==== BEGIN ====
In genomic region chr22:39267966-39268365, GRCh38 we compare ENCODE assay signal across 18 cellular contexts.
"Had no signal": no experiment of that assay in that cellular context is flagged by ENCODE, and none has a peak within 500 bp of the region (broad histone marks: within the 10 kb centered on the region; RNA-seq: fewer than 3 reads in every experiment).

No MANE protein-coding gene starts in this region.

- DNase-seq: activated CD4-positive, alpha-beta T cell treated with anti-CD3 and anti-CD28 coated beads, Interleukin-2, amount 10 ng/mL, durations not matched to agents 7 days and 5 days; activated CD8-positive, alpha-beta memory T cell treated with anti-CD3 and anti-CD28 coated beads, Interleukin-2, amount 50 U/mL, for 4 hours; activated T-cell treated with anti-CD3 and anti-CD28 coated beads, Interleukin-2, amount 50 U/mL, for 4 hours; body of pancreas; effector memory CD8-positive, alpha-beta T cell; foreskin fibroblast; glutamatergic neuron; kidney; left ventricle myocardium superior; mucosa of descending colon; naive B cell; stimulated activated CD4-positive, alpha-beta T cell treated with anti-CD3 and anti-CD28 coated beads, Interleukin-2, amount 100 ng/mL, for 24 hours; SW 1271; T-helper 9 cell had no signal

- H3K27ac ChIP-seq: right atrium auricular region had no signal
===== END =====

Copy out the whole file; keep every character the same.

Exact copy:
In genomic region chr22:39267966-39268365, GRCh38 we compare ENCODE assay signal across 18 cellular contexts.
"Had no signal": no experiment of that assay in that cellular context is flagged by ENCODE, and none has a peak within 500 bp of the region (broad histone marks: within the 10 kb centered on the region; RNA-seq: fewer than 3 reads in every experiment).

No MANE protein-coding gene starts in this region.

- DNase-seq: activated CD4-positive, alpha-beta T cell treated with anti-CD3 and anti-CD28 coated beads, Interleukin-2, amount 10 ng/mL, durations not matched to agents 7 days and 5 days; activated CD8-positive, alpha-beta memory T cell treated with anti-CD3 and anti-CD28 coated beads, Interleukin-2, amount 50 U/mL, for 4 hours; activated T-cell treated with anti-CD3 and anti-CD28 coated beads, Interleukin-2, amount 50 U/mL, for 4 hours; body of pancreas; effector memory CD8-positive, alpha-beta T cell; foreskin fibroblast; glutamatergic neuron; kidney; left ventricle myocardium superior; mucosa of descending colon; naive B cell; stimulated activated CD4-positive, alpha-beta T cell treated with anti-CD3 and anti-CD28 coated beads, Interleukin-2, amount 100 ng/mL, for 24 hours; SW 1271; T-helper 9 cell had no signal

- H3K27ac ChIP-seq: right atrium auricular region had no signal